Choosing your desktop virtualization software

There are several desktop virtualization solutions available, and each model meets different requirements. Available options include: Running centralized virtual desktops, using presentation virtualization through Terminal Services or running secure local virtual desktop images.

It's beneficial to consider your business needs first when trying to find the right software. In fact, I suggest using a decision tree to determine which option will best fit your needs (Figure 1). Consider the following:

  • If you need to run shared applications, the best solution is to implement presentation virtualization, something many organizations already have in place. Be aware, however, that when you work with presentation virtualization, you cannot isolate user environments. This method may also affect system performance.
  • If you want to secure and centralize data, isolate application environments, support volatile workloads and temporary employees or centralize machine control, choose a centralized virtual desktop infrastructure (VDI).
  • Both conditions above work when using thin clients, Web pages or connected PCs to access centralized resources. However, if users require offline access to virtual desktop images, then you need to choose a secure and encrypted solution with the virtual machine (VM) running on each user's desktop.

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Figure 1: A decision tree can assist you in choosing the right virtual software. (Click on image for enlarged view.)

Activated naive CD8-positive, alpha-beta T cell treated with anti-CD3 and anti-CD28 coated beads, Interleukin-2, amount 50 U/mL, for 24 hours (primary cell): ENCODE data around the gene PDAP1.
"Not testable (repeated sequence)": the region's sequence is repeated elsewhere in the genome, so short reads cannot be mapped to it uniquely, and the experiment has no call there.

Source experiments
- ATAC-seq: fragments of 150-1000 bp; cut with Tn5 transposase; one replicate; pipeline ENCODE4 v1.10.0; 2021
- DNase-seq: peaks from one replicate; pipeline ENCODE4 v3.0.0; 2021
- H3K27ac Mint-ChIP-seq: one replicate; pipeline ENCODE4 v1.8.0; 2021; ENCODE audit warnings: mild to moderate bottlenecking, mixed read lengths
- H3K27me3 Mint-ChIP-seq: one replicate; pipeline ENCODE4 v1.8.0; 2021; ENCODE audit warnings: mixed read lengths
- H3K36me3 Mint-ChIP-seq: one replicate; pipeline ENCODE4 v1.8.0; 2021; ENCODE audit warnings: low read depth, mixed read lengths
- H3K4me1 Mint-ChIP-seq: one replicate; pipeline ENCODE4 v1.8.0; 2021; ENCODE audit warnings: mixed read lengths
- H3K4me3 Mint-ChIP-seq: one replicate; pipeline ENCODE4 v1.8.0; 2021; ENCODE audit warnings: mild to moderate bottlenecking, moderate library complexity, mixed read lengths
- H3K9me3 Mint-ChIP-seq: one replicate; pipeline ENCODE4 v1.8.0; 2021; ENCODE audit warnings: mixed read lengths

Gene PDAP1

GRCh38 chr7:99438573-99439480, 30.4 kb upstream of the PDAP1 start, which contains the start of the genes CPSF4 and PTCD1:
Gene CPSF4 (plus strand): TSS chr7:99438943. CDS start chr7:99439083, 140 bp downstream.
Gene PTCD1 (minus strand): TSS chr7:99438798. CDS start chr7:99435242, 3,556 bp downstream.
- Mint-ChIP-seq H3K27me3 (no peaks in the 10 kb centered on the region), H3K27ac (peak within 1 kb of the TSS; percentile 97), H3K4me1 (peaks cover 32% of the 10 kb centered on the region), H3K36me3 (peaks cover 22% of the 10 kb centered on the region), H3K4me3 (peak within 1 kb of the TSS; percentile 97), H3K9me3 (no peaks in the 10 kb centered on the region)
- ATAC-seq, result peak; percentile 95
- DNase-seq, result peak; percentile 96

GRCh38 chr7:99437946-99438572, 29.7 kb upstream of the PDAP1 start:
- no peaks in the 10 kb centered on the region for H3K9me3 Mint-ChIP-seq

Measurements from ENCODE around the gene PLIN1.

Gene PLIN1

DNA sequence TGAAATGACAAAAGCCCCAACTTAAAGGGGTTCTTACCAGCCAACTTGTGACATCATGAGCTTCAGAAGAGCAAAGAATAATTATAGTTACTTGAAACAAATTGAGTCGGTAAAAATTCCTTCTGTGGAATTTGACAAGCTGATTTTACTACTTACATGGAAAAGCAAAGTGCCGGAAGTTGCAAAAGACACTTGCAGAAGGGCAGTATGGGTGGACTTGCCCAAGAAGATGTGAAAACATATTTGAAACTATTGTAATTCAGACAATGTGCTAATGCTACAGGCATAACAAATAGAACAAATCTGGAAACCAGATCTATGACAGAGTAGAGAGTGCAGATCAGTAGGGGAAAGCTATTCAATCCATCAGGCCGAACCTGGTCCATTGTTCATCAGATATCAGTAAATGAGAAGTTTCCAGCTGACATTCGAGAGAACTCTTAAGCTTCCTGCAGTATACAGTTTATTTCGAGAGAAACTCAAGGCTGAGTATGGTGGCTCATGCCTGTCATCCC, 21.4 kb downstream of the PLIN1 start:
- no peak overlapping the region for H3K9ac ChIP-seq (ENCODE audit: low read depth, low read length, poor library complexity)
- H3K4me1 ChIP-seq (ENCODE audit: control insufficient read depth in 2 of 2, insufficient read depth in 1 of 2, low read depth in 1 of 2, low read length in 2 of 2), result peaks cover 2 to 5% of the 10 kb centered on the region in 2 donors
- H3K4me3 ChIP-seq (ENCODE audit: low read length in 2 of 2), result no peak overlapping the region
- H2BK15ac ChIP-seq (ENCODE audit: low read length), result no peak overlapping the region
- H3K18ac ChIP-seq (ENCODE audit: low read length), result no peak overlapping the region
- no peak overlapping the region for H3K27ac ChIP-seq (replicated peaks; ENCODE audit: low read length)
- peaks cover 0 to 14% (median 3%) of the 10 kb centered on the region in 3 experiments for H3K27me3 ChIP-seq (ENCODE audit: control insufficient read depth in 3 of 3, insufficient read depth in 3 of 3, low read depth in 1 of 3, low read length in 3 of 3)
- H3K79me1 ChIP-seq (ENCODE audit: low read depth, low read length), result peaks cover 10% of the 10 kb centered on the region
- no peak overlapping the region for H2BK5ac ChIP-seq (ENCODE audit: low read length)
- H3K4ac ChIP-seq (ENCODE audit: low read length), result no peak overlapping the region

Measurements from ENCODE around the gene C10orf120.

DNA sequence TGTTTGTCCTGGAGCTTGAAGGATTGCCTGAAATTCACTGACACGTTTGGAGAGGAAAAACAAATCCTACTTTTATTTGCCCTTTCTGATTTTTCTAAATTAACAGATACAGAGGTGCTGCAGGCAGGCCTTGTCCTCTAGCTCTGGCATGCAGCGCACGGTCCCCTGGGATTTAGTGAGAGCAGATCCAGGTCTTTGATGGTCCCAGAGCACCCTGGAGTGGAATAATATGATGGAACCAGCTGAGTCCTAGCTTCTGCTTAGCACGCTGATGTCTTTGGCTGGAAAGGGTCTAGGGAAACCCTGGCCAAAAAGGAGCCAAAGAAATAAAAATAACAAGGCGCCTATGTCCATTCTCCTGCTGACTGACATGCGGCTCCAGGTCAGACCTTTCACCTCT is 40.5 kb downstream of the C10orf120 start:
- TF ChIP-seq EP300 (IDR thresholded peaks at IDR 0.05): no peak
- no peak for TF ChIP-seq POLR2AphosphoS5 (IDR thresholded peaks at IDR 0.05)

When resources are executed centrally, they run on centralized servers. Therefore, to select either presentation virtualization or centralized desktop virtualization, you'll need the appropriate centralized systems. In the case of presentation virtualization, application environments are created directly on host servers. When centralized desktop virtualization or a VDI is chosen, it's necessary to run desktop VMs on server virtualization hosts.

Running VMs locally on distributed desktops or mobile PCs means you will need to rely on local resources to run VM processes. However, these VMs should be secured with proper encryption to protect them from tampering or theft. A synchronization mechanism should also be applied to replicate any changed data between the distributed VMs and the central VM repository.

VDI is a powerful architecture that reduces desktop management costs and helps you move toward a dynamic data center. But since there are many models to support VDI, make sure you fully understand your users' requirements before implementing a solution.

Danielle Ruest and Nelson Ruest
Danielle Ruest and Nelson Ruest are IT professionals focusing on virtualization and continuous service delivery. They are authors of multiple books, including Virtualization, A Beginner's Guide which covers all aspects of virtualization in datacenters of any size, and Windows Server 2008: The Complete Reference which is focused on building virtual workloads with this new OS. They are currently writing a training guide for Microsoft Exam 70-652: Configuring Windows Server Virtualization with Hyper-V for MS-Press. Feel free to contact them at infos@reso-net.com for any comments or suggestions.

This was first published in June 2009

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